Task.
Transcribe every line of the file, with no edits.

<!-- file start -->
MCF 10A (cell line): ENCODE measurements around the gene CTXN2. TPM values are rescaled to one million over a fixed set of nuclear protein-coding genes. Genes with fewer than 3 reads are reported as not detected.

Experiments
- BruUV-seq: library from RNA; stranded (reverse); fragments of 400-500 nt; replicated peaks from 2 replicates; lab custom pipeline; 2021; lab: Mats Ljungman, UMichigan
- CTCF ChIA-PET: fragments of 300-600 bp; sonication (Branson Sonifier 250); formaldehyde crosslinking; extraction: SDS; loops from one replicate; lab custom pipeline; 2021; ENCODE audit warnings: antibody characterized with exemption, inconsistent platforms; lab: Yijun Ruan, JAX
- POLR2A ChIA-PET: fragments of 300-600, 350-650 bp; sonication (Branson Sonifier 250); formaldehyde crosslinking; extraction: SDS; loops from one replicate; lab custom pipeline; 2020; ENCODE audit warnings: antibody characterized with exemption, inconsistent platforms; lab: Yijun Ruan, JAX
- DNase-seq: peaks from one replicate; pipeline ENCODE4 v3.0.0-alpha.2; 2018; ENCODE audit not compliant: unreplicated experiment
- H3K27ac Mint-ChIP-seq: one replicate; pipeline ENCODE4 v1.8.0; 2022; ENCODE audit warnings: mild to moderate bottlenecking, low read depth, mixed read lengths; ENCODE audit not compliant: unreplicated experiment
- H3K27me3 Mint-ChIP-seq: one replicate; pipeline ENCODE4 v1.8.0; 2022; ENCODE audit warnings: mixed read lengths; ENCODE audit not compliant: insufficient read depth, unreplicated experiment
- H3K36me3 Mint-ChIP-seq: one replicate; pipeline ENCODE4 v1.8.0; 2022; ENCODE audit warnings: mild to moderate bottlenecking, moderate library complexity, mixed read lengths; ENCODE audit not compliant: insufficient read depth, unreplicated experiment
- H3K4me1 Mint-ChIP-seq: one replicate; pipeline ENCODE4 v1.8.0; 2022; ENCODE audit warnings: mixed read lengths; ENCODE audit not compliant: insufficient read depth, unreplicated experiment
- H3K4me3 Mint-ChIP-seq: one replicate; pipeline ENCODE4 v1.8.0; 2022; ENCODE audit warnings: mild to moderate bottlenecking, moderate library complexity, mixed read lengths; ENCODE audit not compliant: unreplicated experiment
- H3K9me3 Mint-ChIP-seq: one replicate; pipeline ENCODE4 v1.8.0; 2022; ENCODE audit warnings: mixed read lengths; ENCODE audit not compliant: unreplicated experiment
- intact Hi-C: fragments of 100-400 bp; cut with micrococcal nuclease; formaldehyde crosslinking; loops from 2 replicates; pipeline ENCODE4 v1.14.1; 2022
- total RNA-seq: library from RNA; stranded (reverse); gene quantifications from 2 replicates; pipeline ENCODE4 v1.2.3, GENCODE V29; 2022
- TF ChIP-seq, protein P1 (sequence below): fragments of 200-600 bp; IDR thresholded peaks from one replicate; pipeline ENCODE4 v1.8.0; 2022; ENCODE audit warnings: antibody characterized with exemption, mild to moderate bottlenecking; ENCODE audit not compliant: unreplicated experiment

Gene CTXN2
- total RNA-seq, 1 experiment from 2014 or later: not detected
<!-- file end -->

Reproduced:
MCF 10A (cell line): ENCODE measurements around the gene CTXN2. TPM values are rescaled to one million over a fixed set of nuclear protein-coding genes. Genes with fewer than 3 reads are reported as not detected.

Experiments
- BruUV-seq: library from RNA; stranded (reverse); fragments of 400-500 nt; replicated peaks from 2 replicates; lab custom pipeline; 2021; lab: Mats Ljungman, UMichigan
- CTCF ChIA-PET: fragments of 300-600 bp; sonication (Branson Sonifier 250); formaldehyde crosslinking; extraction: SDS; loops from one replicate; lab custom pipeline; 2021; ENCODE audit warnings: antibody characterized with exemption, inconsistent platforms; lab: Yijun Ruan, JAX
- POLR2A ChIA-PET: fragments of 300-600, 350-650 bp; sonication (Branson Sonifier 250); formaldehyde crosslinking; extraction: SDS; loops from one replicate; lab custom pipeline; 2020; ENCODE audit warnings: antibody characterized with exemption, inconsistent platforms; lab: Yijun Ruan, JAX
- DNase-seq: peaks from one replicate; pipeline ENCODE4 v3.0.0-alpha.2; 2018; ENCODE audit not compliant: unreplicated experiment
- H3K27ac Mint-ChIP-seq: one replicate; pipeline ENCODE4 v1.8.0; 2022; ENCODE audit warnings: mild to moderate bottlenecking, low read depth, mixed read lengths; ENCODE audit not compliant: unreplicated experiment
- H3K27me3 Mint-ChIP-seq: one replicate; pipeline ENCODE4 v1.8.0; 2022; ENCODE audit warnings: mixed read lengths; ENCODE audit not compliant: insufficient read depth, unreplicated experiment
- H3K36me3 Mint-ChIP-seq: one replicate; pipeline ENCODE4 v1.8.0; 2022; ENCODE audit warnings: mild to moderate bottlenecking, moderate library complexity, mixed read lengths; ENCODE audit not compliant: insufficient read depth, unreplicated experiment
- H3K4me1 Mint-ChIP-seq: one replicate; pipeline ENCODE4 v1.8.0; 2022; ENCODE audit warnings: mixed read lengths; ENCODE audit not compliant: insufficient read depth, unreplicated experiment
- H3K4me3 Mint-ChIP-seq: one replicate; pipeline ENCODE4 v1.8.0; 2022; ENCODE audit warnings: mild to moderate bottlenecking, moderate library complexity, mixed read lengths; ENCODE audit not compliant: unreplicated experiment
- H3K9me3 Mint-ChIP-seq: one replicate; pipeline ENCODE4 v1.8.0; 2022; ENCODE audit warnings: mixed read lengths; ENCODE audit not compliant: unreplicated experiment
- intact Hi-C: fragments of 100-400 bp; cut with micrococcal nuclease; formaldehyde crosslinking; loops from 2 replicates; pipeline ENCODE4 v1.14.1; 2022
- total RNA-seq: library from RNA; stranded (reverse); gene quantifications from 2 replicates; pipeline ENCODE4 v1.2.3, GENCODE V29; 2022
- TF ChIP-seq, protein P1 (sequence below): fragments of 200-600 bp; IDR thresholded peaks from one replicate; pipeline ENCODE4 v1.8.0; 2022; ENCODE audit warnings: antibody characterized with exemption, mild to moderate bottlenecking; ENCODE audit not compliant: unreplicated experiment

Gene CTXN2
- total RNA-seq, 1 experiment from 2014 or later: not detected